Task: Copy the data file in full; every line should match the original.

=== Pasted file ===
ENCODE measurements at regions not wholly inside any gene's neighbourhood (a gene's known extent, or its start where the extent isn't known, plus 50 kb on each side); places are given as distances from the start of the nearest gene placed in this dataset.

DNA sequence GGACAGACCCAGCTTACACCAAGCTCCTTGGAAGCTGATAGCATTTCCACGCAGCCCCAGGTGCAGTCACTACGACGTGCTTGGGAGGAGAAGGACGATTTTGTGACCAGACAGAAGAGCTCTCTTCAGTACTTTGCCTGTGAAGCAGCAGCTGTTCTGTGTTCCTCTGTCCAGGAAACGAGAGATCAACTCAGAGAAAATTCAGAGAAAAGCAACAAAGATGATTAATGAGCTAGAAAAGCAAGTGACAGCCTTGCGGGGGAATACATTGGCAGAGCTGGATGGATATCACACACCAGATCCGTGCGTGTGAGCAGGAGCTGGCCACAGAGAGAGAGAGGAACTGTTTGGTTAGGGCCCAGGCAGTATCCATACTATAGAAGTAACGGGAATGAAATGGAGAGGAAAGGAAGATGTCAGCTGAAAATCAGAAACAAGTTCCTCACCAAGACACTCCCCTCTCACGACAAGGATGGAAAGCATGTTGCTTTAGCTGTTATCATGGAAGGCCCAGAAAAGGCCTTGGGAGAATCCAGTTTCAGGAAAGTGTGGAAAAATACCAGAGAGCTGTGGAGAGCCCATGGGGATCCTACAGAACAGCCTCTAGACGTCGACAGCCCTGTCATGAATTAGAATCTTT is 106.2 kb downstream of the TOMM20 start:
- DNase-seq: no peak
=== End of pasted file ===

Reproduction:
ENCODE measurements at regions not wholly inside any gene's neighbourhood (a gene's known extent, or its start where the extent isn't known, plus 50 kb on each side); places are given as distances from the start of the nearest gene placed in this dataset.

DNA sequence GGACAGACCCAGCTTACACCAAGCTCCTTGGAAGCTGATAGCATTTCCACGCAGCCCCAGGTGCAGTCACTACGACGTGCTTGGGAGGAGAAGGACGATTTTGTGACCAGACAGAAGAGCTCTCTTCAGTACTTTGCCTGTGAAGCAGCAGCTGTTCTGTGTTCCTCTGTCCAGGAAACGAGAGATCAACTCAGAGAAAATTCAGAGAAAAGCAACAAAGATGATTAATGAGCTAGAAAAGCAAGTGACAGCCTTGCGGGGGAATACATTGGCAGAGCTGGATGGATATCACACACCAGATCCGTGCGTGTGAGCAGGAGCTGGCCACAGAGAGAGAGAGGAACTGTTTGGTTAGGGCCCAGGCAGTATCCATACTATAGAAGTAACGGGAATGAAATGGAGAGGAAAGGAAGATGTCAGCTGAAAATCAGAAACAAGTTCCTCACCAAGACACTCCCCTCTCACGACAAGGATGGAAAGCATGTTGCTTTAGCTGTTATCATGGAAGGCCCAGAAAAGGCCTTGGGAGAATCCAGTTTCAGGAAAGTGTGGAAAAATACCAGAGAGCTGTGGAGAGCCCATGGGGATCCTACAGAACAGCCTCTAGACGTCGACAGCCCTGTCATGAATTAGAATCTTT is 106.2 kb downstream of the TOMM20 start:
- DNase-seq: no peak